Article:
by Omer Awan
I never knew minding my own business would cause such animosity from others.
It was the summer of 1996, and I stopped at a local rest area in South Carolina, while en route to Atlanta to watch the American basketball team compete in the Olympics. As I started to offer one of my daily Muslim ritual prayers on the grass, two glass bottles were thrown at my legs, with someone yelling, “Get the [expletive] out of here, you damn terrorist.” I had never been more scared and shocked in my life. As a sophomore in high school attending an all boys Christian school, I never felt threatened the way I did that day. Here I was, traveling 12 hours by car to cheer on an American sports team only to be asked to leave the very place I love.
Fast forward 16 years to when I was landing at Washington Dulles Airport after a 13-hour flight from Saudi Arabia. Arriving at customs, I felt a sense or serenity after performing a spiritual pilgrimage in Mecca and Medina — known as the Umrah in the Islamic tradition. Collecting my bags, I rushed to the exit doors, anxious to greet my family who was waiting to receive me. Before I could make it, a Transportation Security Administration officer cornered me and took me to a private room to ask me a few questions. A few questions quickly became a 12-hour interrogation, with inquiries regarding my faith, why I would go to Saudi Arabia, if I would harm others and if I had purchased any weapons. At one point, I was wrongfully accused of supporting terrorist organizations. This, of course, could not have been further from the truth. Despite my explaining that I was a resident physician in Maryland whose vocation was to help patients, the only thing the TSA officer saw in me was a tall, brown, bearded Muslim who could potentially harm others.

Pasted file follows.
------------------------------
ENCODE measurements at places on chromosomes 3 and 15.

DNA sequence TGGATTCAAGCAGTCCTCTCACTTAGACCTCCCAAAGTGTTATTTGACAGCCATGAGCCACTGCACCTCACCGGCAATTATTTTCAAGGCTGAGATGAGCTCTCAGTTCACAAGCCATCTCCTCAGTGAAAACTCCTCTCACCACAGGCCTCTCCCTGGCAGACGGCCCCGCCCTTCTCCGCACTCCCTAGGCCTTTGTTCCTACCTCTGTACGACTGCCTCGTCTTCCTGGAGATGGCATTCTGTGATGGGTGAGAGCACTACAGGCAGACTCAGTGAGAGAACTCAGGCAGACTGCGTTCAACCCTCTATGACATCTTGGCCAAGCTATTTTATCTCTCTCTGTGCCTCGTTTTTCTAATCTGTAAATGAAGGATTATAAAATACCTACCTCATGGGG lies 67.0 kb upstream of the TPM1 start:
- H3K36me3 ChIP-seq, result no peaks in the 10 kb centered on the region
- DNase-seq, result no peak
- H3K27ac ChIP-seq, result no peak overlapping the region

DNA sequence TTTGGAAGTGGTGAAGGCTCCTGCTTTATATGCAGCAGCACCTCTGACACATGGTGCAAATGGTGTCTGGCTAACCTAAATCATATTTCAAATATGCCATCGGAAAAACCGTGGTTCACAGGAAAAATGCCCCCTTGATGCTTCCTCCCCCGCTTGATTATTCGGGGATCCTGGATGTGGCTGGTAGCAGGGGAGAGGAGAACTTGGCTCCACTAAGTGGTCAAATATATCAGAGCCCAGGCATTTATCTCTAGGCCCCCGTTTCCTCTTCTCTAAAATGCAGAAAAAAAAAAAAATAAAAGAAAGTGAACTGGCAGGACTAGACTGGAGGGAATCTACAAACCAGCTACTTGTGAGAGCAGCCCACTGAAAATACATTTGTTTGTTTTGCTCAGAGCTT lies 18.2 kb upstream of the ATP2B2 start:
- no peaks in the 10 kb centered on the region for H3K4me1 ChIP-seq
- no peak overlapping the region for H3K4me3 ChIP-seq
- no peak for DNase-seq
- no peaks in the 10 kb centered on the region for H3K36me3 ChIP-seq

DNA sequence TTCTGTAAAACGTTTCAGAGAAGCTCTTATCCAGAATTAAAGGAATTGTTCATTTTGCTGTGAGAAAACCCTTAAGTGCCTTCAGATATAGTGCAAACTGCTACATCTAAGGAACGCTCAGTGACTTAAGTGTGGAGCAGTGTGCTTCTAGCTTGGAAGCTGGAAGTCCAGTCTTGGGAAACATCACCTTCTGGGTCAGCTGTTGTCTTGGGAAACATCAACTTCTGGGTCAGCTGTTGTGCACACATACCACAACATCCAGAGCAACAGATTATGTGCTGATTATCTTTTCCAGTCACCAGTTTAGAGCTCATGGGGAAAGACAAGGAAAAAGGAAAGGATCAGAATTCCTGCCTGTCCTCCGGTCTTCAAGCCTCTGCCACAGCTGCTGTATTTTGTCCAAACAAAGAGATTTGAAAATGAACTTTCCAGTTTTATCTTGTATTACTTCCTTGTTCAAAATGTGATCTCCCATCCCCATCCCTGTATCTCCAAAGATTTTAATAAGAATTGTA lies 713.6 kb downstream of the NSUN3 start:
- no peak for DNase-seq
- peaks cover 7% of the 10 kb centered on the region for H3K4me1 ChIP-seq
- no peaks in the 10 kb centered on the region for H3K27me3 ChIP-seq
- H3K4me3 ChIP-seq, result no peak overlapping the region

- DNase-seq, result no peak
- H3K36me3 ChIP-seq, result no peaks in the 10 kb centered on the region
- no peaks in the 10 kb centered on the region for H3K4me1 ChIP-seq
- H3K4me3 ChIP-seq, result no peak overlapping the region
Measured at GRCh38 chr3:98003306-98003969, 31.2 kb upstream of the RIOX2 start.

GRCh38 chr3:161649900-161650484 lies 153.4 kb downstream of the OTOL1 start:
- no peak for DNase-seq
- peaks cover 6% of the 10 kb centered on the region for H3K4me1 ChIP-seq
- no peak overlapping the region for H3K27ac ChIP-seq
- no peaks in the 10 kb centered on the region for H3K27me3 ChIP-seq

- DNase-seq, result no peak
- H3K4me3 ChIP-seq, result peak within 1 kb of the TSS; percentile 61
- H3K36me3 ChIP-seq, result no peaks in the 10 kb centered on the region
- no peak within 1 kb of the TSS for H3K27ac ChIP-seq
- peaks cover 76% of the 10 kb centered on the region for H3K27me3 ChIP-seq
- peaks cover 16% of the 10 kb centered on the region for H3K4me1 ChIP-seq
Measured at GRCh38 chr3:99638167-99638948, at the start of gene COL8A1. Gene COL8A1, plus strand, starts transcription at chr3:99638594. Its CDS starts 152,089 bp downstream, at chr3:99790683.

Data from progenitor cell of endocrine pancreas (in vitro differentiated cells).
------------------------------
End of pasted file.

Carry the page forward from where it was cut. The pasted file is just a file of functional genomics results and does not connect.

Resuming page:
Just this month, before boarding my flight to New Orleans to speak at a medical conference, I was again the recipient of discrimination. I was waiting quietly in line after ordering a sandwich, when I proceeded to pick up a cookie. After picking it up, the clerk at the sandwich shop yelled, “Excuse me, are YOU going to pay for that?” After a brief pause from utter disbelief, I calmly explained, “Yes, of course, but I have to wait because two people are ahead of me in line.”
I could go on and on and list many other similar incidents, but I suspect you understand the hostile treatment many Muslims in America face simply for practicing their faith or for the way they look.
I blame no single individual for the racial stigma Muslim Americans face regularly. For decades, Muslims have been portrayed as violent extremists who rage Jihad by any means necessary to achieve their goals. Does this sound familiar? Ironically, Islam itself means peace and comes from the Arabic word salaam, similar to the Hebrew word shalom, both meaning peace. Jihad also has very little to do with war or violence. Jihad literally means to struggle or exert oneself in order to purify oneself in front of God. If Islam were portrayed correctly to the general public, Muslims would be viewed as the antithesis of violence and extremism. What a radical concept.
Racism, like all forms of discrimination, stems from ignorance. In a religiously pluralistic society like that in the United States, the Bill of Rights, and in particular Freedom of Religion, is only as strong as it is practiced and realized. Threats on religious freedom — such as seen in the Texas synagogue hostage event in January or the countless examples of anti-Muslim graffiti defacing American mosques — seek to undermine the very fabric and foundation of this country. How can Americans boast to their neighbors ideals of tolerance, liberty and equality when widespread hatred, bigotry and ignorance pervade our most sanctified places of worship?
The American dream should never be a paradox; it should be both a hope and reality for all Americans to live and experience. Religious tolerance starts with ourselves, our families, our friends and our communities. When was the last time you reached out, smiled or helped your neighbor who may look different or value something different from you? When was the last time you tried to learn something about your Buddhist colleague or your Jewish co-worker who observes the Sabbath on Fridays? When we make the effort to understand others, we begin to understand ourselves.